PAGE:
shut down at the start of prohibition, were illegal speak-easies. These

businesses, hidden in basements, office buildings, and anywhere that could

be found, admitted only those with membership cards, and had the most

modern alarm systems to avoid being shut down. “There were twice as many

speak-easies in Rochester, New York, as saloons closed by Prohibition”

(Thorton, 6). Bootleggers, having very profitable businesses (one bootlegger

was worth more than five million dollars), either illegally imported liquor,

stole it from government warehouses, or made their own, making it readily

available to customers (Bowen 170). Many home products were sold to

those customers who wanted small quantities of alcohol. Vine-Glo, a type of

grape juice, turned into wine (15 percent alcohol) after sixty days of

fermentation. Wort, or near beer, was legally produced because it had less

than 0.5 percent alcohol. When added to yeast, this product quickly turned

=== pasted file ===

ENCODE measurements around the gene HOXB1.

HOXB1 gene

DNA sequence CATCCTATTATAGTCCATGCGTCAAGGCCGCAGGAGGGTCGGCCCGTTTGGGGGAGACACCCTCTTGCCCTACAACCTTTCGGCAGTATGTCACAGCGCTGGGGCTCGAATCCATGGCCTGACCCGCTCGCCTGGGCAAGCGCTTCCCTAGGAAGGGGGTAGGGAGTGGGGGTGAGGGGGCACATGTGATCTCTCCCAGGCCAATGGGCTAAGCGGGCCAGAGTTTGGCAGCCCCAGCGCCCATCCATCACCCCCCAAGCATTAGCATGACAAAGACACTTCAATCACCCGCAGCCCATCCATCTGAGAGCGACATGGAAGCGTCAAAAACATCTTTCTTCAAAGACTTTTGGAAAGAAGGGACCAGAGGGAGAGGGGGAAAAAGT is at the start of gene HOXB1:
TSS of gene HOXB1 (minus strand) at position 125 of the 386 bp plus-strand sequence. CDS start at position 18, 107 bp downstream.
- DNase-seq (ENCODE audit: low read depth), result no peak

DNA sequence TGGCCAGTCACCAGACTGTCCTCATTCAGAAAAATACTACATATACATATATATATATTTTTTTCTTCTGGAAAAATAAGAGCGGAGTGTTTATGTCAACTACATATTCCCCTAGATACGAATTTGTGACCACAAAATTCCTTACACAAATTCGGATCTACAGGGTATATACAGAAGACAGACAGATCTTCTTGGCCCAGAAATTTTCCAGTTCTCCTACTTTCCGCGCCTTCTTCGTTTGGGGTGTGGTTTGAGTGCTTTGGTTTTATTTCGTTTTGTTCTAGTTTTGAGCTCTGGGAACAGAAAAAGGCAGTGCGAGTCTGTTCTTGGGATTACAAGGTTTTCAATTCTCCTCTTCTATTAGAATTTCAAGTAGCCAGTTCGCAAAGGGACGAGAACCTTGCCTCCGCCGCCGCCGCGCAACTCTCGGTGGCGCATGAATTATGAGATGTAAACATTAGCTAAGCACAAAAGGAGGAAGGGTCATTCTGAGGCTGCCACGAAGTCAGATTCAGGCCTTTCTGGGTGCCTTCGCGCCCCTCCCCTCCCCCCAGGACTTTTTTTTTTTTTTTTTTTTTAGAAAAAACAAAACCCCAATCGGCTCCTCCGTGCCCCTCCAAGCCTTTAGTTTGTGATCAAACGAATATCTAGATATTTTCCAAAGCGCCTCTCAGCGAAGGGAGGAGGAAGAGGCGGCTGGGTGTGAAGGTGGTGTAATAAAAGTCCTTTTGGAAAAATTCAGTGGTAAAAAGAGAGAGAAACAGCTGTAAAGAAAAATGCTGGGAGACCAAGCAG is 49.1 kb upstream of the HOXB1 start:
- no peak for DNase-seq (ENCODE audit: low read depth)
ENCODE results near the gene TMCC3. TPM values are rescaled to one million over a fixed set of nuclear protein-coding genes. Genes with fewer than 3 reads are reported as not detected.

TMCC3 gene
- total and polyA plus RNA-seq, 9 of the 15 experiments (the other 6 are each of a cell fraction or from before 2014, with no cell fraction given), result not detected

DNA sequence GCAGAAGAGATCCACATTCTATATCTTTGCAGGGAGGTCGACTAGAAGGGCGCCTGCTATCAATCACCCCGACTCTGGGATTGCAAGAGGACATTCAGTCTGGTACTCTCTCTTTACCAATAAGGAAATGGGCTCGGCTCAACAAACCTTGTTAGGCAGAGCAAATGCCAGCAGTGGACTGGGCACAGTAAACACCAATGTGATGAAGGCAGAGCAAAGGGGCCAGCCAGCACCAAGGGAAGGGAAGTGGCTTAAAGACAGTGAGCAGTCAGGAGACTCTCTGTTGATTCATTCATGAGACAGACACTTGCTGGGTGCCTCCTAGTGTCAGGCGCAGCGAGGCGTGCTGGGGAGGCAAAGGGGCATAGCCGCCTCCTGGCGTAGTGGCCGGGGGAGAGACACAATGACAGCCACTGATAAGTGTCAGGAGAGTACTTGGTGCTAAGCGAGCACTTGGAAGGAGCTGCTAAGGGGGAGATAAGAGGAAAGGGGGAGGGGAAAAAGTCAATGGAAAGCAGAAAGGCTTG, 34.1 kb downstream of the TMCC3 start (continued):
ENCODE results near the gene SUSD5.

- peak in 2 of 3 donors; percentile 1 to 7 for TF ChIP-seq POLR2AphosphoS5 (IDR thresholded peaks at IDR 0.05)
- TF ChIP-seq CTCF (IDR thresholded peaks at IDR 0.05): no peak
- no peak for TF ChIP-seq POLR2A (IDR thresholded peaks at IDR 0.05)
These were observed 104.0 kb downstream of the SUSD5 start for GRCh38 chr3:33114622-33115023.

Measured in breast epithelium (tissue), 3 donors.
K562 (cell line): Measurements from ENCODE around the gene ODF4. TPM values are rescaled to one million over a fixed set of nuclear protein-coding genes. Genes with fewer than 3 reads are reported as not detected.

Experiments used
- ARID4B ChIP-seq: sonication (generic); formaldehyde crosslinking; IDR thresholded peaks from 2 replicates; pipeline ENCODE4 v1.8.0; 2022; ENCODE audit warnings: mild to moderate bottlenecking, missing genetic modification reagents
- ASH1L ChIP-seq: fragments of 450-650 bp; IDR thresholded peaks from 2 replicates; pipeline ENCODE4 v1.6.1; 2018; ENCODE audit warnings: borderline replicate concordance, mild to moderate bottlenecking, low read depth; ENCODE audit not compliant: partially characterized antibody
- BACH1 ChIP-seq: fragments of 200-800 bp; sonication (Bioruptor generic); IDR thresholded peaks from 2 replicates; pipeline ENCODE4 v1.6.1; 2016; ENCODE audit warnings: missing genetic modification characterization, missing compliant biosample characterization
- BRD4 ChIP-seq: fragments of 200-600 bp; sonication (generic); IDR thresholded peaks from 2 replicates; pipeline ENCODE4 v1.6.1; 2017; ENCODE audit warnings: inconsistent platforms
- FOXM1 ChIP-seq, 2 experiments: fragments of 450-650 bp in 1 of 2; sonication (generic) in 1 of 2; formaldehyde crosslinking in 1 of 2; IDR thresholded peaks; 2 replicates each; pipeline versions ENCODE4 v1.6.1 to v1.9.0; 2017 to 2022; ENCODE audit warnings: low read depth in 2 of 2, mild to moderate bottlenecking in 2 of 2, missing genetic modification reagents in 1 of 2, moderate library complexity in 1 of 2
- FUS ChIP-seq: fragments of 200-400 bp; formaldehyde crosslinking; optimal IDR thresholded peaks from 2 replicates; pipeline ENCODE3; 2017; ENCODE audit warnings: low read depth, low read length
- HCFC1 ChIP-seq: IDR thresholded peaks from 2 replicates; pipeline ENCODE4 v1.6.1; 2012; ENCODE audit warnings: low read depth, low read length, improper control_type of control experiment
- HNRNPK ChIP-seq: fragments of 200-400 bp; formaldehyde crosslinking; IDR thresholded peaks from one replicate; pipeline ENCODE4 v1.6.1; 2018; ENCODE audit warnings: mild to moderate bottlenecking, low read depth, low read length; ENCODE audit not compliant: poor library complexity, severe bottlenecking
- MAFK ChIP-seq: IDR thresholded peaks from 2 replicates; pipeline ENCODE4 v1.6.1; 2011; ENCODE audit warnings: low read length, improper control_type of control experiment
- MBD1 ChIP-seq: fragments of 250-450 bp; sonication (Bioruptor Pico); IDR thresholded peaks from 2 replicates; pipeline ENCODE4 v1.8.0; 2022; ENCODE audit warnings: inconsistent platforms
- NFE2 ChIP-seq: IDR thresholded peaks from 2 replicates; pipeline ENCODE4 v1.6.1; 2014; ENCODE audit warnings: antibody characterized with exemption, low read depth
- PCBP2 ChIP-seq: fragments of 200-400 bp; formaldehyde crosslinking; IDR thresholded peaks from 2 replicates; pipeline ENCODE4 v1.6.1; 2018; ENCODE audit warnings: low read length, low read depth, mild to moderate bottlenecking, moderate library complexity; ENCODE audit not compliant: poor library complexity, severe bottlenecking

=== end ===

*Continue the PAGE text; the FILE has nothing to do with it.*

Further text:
into beer. Alcohol used for medicinal purposes, prescribed by a doctor, was

also technically legal. There were restrictions, such as only one pint was

allowed per person in a ten day period, but these rules were blatantly ignored

(Bowen, 164). The sales of medicinal alcohol, which was 95 percent pure

alcohol, increased 400 percent between 1923 and 1931. Another factor that

proves the increase of alcohol consumption is the increase in deaths and

drunkenness. The drop in alcohol related deaths before prohibition quickly

rose during prohibition. Arrests for drunkenness and disorderly conduct

increased 41 percent, while arrests for drunk driving increased 81 percent